Hopefully this will help others experiencing the same issue that I've been having in regards to local vars not displaying.

Nginx behind Apache reverse proxy with access restrictions

Posted on 14 March 2018 – 3 minute read

I have a couple of sites that are sitting behind Basic HTTP Authentication restrictions. They're simple applications that don't need full-blown built-in access control and are served over HTTPS, so Basic HTTP Auth serves just fine as a restriction control.

However, I do like to be able to access these either from internal, or specific static IP addresses without the need to have to log in all of the time, so I configured Apache in such a way that this can be achieved, for example, within a <Directory...></Directory> block:

Order deny,allow
Deny from all
AuthName "Restricted"
AuthUserFile /path/to/.htpasswd
AuthType Basic
Require valid-user
Allow from
Satisfy Any

This will then prompt for Basic HTTP Auth credentials unless the client IP address is one of the listed IP addresses / ranges in the Allow from... list.

GitLab CE, Docker, PHP7.1, Laravel 5.5, SQLite CI pipeline

Posted on 02 December 2017 – 5 minute read

I've been coding in PHP for more than 15 years using a variety of environments; Windows, FreeBSD, Linux, MacOS, VMWare+Vagrant+Linux, but more recently, I've been wanting to make the move to Docker.

I've also gone through various methods of working with code bases, from duplicating directories and incrementing version numbers, SVN and now Git, but unlike many, I don't much use GitHub for personal projects and prefer my self-hosted instance of GitLab CE. Git and GitLab have worked fine for some time, but I've recently started thinking about CI. This posed a few issues, but I managed to get it running with GitLab CI using a shell executor. This was OK, it's my own code running on a server I run and maintain myself in my home office, but what if I want to run things under different circumstances, PHP version for example? Welcome Docker =)

I started with a PHP image from phpdockerio, shelled into the container, added some modules etc, logged out of the container and selected to use my local image. Many of you already fluent in Docker will quickly realise this doesn't work! You need more than that... being the Docker n00b that I am, I started to search the interwebz as to why my updates hadn't survived... doh! I need to commit my changes.

WoSign / StartCom SSL certs soon to be worthless in Google Chrome

Posted on 08 July 2017 – 1 minute read

As has been announced for a while, Google, Mozilla and Apple have been slowly dropping the trust level on certificates provided by WoSign / StartCom. This was primarily due to WoSign backdating certificates allowing people to continue to use SHA-1, a known insecure hashing algorithm.

Things are about to get real, with all certificates and any whitelisting that had been put in place by Google in their Chrome browser will become fully distrusted, according to Devon O'Brien, Chrome's security engineer.

"Beginning with Chrome 61, the whitelist will be removed, resulting in full distrust of the existing WoSign and StartCom root certificates and all certificates they have issued," O'Brien said. "Based on the Chromium Development Calendar, this change should be visible in the Chrome Dev channel in the coming weeks, the Chrome Beta channel around late July 2017, and will be released to Stable around mid September 2017."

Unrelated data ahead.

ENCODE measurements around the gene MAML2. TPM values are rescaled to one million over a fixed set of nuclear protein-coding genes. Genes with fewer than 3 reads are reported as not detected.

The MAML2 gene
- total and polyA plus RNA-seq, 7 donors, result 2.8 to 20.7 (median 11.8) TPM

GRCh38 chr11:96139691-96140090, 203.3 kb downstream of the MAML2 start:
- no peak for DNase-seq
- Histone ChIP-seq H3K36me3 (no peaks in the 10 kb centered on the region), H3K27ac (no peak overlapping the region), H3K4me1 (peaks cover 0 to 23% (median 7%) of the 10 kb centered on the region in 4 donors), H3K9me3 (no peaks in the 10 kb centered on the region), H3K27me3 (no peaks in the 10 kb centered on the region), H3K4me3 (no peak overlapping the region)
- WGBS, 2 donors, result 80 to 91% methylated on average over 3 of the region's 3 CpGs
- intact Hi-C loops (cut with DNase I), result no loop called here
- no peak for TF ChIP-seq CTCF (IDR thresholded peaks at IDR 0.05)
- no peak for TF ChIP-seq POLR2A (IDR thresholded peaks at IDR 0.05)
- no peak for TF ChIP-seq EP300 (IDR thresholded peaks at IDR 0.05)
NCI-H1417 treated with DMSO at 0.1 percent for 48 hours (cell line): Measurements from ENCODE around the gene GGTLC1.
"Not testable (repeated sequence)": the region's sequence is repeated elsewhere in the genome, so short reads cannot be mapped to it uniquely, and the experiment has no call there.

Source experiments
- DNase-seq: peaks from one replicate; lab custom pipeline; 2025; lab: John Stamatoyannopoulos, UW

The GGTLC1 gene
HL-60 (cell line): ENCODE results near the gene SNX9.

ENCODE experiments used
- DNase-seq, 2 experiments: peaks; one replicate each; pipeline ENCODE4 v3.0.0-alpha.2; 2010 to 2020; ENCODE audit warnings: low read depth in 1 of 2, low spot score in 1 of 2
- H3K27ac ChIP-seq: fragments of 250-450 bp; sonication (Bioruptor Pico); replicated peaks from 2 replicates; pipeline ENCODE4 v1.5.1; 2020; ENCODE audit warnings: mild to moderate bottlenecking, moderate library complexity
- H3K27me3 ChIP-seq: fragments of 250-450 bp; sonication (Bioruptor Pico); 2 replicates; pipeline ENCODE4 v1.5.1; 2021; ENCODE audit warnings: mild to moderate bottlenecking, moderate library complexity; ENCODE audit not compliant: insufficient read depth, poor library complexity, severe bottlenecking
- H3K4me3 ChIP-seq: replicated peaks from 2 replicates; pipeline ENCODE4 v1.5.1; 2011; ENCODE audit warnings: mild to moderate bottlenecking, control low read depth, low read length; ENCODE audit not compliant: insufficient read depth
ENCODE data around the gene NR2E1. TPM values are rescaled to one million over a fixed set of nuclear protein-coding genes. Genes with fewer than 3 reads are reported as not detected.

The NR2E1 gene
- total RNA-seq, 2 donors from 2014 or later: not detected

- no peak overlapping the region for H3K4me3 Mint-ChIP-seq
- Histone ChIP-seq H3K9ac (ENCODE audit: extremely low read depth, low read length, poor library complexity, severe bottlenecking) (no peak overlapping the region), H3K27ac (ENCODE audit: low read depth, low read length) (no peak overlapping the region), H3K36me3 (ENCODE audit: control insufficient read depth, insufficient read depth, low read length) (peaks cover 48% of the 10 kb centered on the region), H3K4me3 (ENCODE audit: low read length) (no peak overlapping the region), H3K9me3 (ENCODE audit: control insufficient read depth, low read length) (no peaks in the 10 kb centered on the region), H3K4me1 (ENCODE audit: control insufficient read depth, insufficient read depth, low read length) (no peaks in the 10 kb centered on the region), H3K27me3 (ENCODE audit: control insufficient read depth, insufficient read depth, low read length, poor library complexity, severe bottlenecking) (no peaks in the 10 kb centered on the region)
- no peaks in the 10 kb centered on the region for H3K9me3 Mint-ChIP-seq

O'Brien advised sites still using certificates issued by WoSign / StartCom to "consider replacing these certificates as a matter of urgency to minimize disruption for Chrome users.

Downgrade Yubioath Desktop from 4.x to 3.1.0 for Linux

Posted on 06 April 2017 – 3 minute read

I love my Yubikey Neo and use it many, many times daily on all 3 platforms (Linux, Mac and Windows). My primary OSes are Linux for my personal Lenovo laptop and my work-issued Macbook Pro. I recently upgraded Yubioath Desktop on my Linux box running Linux Mint to v4.0.1. This upgrade touted an improved user-interface amongst other fixes and improvements.. woohoo I thought to myself as although the previous version (3.1.0) was a fair improvement over 3.0.x, it wasn't without its issues.

The install went smooth as silk as was using their Ubuntu / Debian PPA to it was a simple case of apt upgrade yubioath-desktop. After the upgrade had completed, I ran it from the desktop and a shiny new application opened. At first glance, this looked good, but it wasn't long before IMO, there was a glaring issue... the items in the list were in some kind of who-knows-what illogical order. Version 4.x, like 3.1.0 does have a filter bar at the bottom, but one of my frequently used items is 'Amazon', which was always the first entry in the list, so I didn't need the filter bar for that. Right now, in version 4.0.1, I have no idea what position my Amazon item is in, only that it's buried deep somewhere in amongst the items.

UniFi Video G3 Camera CCTV home setup

Posted on 13 March 2017 – 6 minute read

Following on from a recent post on my new Ubiquiti UniFi networking setup, I decided to write a separate post about my UniFi G3 CCTV home setup too.

I originally had an Annke system. This was “OK” for a while, but the cloud viewing component for my “iThings” used XmEye. This was apparently open to issues with the Mirai IoT botnet malware. I immediately disconnected the ethernet cable from the back of the control box and made sure that no wireless connection could be made from it to the outside world.

I had got quite accustomed to having the knowledge that CCTV was protecting my home to some degree and decided to put all my eggs in one basket for want of a better term and went with the G3 units from Ubiquiti. The immediate specs of interest for these are:

  • 1080p HD resolution
  • 30fps
  • Built-in microphone
  • PoE installation
  • IR night vision

The Annke system didn't have audio, so this was a bonus for me, plus they can record in full 1080p HD definition, better than the 720p of my previous setup. One other big bonus over the previous kit, was that they were powered via PoE so I could plug them directly into my UniFi 8 port 150w switch without requiring any extra cables.